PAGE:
Over 600 more people arrived in Lithuania in January than left the country, according to data released by the country's statistics office on Monday, crowning a 12-month streak of positive migration.
Last month, 4,050 people arrived in Lithuania and 3,422 left, according to official statistics. Lithuanian citizens made up 56.2 and 70.8 percent of the two groups, respectively.
As Lithuanian employers complain of a lack of workforce, senior Bank of Lithuania economist Tomas Šiaudvytis said positive migration could be a partial short-term solution.
“Businesses can hire more people, accept more orders and expand more actively. But rising immigration is also increasing workforce supply and could potentially slow down wage rises in some areas of the economy,” Šiaudvytis told BNS, adding that most non-Lithuanian migrants take up jobs in haulage and construction.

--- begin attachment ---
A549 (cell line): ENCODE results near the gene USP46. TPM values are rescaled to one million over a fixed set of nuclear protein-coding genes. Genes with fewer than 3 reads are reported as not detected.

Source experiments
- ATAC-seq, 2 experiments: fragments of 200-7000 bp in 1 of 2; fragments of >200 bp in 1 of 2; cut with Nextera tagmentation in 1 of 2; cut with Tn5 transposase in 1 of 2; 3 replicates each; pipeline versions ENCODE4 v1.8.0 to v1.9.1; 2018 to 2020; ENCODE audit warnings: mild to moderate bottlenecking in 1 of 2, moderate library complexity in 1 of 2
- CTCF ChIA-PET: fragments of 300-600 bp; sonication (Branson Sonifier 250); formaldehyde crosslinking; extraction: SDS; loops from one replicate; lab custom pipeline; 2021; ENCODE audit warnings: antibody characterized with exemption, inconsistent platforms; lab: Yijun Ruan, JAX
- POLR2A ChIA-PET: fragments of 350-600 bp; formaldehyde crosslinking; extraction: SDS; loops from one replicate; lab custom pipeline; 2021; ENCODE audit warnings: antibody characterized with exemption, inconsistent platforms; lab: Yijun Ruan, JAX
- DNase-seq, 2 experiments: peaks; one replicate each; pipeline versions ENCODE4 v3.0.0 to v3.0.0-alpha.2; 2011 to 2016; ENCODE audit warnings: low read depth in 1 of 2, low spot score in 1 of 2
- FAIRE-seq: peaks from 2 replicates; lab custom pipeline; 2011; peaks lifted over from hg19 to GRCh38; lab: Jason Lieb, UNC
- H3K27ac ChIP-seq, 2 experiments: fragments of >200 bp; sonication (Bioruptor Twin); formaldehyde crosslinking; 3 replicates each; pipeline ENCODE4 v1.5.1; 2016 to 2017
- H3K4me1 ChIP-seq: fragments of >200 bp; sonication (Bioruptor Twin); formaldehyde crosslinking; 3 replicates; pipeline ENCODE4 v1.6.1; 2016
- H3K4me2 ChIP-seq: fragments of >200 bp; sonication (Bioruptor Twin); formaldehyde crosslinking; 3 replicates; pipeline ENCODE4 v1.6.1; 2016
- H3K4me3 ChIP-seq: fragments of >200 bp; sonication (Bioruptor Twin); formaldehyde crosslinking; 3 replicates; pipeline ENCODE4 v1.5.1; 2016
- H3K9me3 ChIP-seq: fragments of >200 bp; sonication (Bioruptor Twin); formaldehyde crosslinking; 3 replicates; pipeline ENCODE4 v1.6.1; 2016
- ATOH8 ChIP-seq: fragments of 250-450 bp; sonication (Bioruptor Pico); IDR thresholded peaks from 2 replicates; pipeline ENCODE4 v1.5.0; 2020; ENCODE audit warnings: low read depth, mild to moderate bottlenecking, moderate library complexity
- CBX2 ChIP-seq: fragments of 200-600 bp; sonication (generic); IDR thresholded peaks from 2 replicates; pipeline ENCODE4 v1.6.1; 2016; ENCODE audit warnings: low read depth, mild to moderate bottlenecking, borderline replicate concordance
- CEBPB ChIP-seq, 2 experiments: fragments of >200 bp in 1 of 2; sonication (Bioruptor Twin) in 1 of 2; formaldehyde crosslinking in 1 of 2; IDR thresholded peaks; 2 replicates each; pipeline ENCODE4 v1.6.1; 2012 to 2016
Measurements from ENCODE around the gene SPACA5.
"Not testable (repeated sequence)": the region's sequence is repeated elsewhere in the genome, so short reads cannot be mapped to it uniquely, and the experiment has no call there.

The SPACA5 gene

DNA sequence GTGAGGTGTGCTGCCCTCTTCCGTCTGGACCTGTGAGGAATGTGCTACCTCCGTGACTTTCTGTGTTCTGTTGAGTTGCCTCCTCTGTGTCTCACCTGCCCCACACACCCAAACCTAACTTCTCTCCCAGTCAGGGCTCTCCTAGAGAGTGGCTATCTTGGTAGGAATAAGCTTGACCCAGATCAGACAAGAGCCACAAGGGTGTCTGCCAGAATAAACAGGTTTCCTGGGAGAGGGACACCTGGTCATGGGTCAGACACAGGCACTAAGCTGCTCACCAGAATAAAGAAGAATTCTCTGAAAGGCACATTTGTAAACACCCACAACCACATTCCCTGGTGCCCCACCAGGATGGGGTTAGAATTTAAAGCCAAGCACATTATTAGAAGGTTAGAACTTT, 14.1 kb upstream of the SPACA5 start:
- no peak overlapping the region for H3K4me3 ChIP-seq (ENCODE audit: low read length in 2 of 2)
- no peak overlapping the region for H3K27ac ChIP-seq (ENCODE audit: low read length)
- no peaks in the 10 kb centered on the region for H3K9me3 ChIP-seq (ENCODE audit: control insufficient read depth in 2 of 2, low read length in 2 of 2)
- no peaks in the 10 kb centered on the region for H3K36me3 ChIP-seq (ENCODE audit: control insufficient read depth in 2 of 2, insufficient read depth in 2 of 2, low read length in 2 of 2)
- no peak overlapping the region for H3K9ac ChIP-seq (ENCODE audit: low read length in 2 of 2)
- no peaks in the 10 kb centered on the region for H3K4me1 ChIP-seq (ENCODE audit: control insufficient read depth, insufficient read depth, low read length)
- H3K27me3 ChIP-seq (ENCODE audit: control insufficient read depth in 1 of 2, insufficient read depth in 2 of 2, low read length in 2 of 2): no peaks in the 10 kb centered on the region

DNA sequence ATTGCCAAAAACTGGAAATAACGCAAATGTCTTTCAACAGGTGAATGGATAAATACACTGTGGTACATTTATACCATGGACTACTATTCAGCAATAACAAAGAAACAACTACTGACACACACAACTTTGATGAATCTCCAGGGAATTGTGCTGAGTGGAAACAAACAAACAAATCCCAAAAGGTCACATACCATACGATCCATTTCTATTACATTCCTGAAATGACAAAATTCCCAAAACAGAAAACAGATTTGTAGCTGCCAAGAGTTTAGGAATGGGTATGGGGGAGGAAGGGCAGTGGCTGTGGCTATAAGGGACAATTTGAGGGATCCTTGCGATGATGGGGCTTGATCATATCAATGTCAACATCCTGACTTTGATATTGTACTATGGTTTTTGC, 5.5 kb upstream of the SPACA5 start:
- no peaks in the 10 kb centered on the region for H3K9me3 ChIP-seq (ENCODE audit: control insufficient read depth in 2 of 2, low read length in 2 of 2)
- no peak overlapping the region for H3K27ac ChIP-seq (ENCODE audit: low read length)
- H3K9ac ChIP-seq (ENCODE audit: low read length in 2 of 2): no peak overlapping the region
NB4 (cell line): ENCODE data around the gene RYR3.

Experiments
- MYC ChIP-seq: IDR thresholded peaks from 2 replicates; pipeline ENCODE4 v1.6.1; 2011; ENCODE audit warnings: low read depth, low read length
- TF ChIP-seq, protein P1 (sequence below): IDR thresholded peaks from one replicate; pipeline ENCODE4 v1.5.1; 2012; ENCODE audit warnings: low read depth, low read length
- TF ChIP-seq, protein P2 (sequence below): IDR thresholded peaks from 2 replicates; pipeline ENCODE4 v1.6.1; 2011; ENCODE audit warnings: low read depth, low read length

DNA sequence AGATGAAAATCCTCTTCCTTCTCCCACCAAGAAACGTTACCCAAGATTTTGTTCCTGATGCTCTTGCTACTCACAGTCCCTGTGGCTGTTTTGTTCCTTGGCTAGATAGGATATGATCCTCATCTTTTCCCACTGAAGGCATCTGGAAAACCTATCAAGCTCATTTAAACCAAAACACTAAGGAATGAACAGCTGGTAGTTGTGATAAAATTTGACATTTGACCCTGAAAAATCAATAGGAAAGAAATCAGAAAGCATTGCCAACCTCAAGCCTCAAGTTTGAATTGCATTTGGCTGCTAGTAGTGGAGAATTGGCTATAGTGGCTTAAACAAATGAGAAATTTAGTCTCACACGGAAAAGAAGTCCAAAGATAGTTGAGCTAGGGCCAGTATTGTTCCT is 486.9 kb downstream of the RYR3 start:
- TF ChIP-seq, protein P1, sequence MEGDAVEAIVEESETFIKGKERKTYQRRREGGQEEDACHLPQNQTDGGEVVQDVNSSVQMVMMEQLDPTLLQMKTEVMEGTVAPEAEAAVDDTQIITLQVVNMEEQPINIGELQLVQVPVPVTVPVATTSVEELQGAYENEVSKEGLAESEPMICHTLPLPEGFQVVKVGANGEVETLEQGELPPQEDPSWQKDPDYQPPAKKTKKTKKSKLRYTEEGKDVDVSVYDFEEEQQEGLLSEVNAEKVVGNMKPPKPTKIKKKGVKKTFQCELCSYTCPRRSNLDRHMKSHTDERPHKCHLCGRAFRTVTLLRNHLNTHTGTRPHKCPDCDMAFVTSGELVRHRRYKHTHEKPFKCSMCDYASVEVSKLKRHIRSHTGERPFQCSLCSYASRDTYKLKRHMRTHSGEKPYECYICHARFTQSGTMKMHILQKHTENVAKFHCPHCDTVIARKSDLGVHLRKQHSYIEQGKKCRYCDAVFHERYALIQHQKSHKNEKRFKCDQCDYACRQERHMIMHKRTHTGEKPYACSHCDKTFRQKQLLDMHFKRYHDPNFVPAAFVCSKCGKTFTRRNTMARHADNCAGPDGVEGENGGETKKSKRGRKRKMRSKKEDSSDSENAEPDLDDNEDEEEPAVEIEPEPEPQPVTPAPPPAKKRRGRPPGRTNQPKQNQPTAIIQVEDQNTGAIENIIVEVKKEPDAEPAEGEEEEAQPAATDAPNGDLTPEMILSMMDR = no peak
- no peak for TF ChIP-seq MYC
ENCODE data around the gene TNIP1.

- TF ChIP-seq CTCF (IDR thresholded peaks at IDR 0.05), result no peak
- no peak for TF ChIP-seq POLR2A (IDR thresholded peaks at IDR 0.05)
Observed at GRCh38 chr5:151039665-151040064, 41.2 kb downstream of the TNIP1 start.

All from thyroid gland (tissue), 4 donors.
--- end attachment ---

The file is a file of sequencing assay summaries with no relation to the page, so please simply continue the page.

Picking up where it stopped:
Over the last few decades, Lithuania has lost almost a fifth of its population, largely to emigration. 2019 was the first year when immigration outpaced emigration and population slightly grew.
The positive balance may not, however, be enough to solve Lithuania's problem of shrinking and aging population, Šiaudvytis said.
“It's not clear if foreigners will [...] stay in Lithuania for a long time and whether rapid immigration will continue as it depends on expansion in Lithuania's transport sector,” Šiaudvytis said.
January was the 12th consecutive month when immigration exceeded emigration. The last time a negative migration figure was recorded was in January 2019 when 68 more people left the country than arrived.
Over last year, about 40,000 people immigrated into the country and 29,200 left, according to Statistics Lithuania.